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Are Women Sidelined in Conversations About Abuse?

There has been a startling trend when it comes to the issue of spiritual abuse. Women are more likely to be the victims, but the most prominent advocates are overwhelmingly male. Interviews found that a patriarchal church leadership consistently sidelined female abuse victims. The pattern is clear, male leaders ignore women in this set, and the lack of perceived authority is part of the issue. Highlighting the prominence of female advocates will give victims a voice.

Almost everybody agrees that egalitarianism is the goal, but this is only possible by challenging the status quo.

Katherine Spearing of CBR International writes:

I’ve been in the abuse and advocacy realm for a few years now, and I’ve recently noticed a startling trend. While we can leave toxic systems and move toward more equitable approaches to this conversation, these toxic systems do not always leave us.


As I’ve noticed the connection between patriarchy and abuse in churches, I’m stunned at how quickly church spaces continue to center men in conversations about abuse, even though women make up an overwhelming majority of those who have experienced abuse in church.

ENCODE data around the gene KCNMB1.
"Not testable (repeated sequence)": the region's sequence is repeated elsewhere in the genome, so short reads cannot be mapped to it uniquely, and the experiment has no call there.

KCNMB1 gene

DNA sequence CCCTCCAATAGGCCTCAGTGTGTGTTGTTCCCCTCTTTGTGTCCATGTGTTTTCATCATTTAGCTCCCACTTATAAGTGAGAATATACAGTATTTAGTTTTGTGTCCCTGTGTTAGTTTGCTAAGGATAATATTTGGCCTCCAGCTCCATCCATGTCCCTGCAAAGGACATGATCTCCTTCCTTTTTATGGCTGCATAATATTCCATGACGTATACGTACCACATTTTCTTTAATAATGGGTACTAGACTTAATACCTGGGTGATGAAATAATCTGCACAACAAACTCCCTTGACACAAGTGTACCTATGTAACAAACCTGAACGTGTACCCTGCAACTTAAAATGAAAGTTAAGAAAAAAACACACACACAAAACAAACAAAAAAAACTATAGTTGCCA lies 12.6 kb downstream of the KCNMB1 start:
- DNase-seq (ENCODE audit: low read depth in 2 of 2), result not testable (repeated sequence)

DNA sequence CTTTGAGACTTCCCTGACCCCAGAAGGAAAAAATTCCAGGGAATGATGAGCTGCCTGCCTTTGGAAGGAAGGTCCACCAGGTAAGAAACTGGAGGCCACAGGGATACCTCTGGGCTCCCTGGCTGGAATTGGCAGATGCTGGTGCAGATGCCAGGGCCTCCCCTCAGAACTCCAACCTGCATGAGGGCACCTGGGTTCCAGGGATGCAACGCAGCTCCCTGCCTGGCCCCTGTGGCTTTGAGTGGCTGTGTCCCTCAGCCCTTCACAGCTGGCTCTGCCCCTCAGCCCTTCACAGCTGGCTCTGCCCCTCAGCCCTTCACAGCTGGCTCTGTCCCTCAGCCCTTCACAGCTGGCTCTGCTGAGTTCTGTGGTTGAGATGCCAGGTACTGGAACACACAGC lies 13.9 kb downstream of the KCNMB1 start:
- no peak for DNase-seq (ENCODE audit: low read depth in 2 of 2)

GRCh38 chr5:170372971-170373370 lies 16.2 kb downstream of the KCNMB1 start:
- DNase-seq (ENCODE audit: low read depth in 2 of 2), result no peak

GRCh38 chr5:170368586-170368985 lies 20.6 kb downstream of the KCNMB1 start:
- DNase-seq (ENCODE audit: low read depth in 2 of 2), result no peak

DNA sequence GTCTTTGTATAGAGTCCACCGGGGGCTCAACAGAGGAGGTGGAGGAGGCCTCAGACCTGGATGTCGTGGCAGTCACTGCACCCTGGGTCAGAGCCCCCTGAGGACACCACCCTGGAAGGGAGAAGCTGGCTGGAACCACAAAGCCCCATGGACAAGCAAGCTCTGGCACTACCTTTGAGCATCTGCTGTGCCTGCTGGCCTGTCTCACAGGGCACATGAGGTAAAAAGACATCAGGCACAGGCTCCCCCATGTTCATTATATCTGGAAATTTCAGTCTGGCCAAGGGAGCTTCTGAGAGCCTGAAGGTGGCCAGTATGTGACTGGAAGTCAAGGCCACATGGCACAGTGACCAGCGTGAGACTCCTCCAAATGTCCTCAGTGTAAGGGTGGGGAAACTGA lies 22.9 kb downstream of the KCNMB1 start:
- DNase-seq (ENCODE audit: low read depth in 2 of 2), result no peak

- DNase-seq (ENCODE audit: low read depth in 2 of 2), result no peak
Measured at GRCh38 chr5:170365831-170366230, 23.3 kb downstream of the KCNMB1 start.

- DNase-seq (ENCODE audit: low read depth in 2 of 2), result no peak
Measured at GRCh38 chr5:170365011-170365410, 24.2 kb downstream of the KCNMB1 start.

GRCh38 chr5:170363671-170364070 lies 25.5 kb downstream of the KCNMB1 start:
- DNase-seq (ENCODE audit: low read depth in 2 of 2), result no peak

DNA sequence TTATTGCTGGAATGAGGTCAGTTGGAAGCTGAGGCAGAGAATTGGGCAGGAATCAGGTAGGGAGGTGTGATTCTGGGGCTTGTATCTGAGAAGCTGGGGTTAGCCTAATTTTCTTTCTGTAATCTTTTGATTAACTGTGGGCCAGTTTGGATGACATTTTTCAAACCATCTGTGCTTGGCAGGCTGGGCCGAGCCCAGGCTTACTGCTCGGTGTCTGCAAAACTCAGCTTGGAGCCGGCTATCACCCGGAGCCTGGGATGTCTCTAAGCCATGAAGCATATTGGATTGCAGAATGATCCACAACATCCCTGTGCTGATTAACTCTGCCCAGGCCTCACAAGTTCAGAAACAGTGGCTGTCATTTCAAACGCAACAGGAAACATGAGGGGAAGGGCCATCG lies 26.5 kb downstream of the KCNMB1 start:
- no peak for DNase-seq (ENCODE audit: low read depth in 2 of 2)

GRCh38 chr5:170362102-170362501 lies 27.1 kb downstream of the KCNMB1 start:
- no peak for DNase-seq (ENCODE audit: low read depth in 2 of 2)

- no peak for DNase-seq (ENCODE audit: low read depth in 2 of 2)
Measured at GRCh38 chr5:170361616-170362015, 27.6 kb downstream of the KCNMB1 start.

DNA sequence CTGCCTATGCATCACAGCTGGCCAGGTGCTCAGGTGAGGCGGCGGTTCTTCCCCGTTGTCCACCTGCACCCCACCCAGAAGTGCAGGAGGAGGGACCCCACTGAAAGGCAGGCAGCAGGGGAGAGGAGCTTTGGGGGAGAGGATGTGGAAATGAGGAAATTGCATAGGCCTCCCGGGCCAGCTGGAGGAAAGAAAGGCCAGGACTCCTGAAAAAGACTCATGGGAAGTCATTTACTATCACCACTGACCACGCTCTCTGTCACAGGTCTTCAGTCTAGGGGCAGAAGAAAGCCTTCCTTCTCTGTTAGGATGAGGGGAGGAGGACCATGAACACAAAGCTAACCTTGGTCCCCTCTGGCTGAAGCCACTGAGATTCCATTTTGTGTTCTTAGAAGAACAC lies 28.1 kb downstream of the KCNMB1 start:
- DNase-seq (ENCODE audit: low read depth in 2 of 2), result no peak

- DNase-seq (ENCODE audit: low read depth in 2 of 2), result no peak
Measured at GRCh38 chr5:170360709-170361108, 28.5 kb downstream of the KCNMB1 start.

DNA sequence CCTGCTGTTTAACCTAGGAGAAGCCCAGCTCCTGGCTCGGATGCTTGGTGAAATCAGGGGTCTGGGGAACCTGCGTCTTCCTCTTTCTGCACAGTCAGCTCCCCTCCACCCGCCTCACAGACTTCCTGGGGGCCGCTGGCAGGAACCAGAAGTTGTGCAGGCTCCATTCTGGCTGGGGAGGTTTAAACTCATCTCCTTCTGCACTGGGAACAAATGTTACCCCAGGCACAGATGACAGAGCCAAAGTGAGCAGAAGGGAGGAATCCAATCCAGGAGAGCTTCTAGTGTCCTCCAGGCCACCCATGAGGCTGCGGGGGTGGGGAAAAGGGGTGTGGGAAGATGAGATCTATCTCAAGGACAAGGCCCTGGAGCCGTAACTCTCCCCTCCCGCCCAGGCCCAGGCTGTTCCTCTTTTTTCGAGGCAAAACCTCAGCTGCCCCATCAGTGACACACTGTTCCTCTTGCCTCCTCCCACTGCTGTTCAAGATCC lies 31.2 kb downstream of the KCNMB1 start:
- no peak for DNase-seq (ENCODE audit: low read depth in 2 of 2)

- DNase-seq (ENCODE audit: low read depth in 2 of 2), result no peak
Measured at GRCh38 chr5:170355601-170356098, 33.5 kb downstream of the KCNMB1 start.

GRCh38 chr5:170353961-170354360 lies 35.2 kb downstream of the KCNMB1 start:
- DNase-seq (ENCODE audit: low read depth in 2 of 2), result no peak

Take a look at the most commonly referenced books in these spaces:


  • Broken Trust by F. Remy Diederich (man)
  • When Narcissism Comes to Church by Chuck DeGroat (man)
  • Something’s Not Right by Wade Mullen (man)
  • A Church Called Tov by Scot McKnight and Laura Barringer (man and woman)
  • Redeeming Power by Diane Langberg (woman)

Three books written by men. One book written by a woman. One co-written by a father-daughter team. (While I am not disparaging these books or their helpful content, I am making an observation and asking why men are leading this conversation, especially when they are not the primary victim.)


As a podcaster, I have the privilege of speaking with authors, experts, and artists who actively raise awareness about abuse in churches. I recently interviewed a minister and professor who did her entire dissertation on spiritual abuse.


Where is her book deal?

You can read the full article here.

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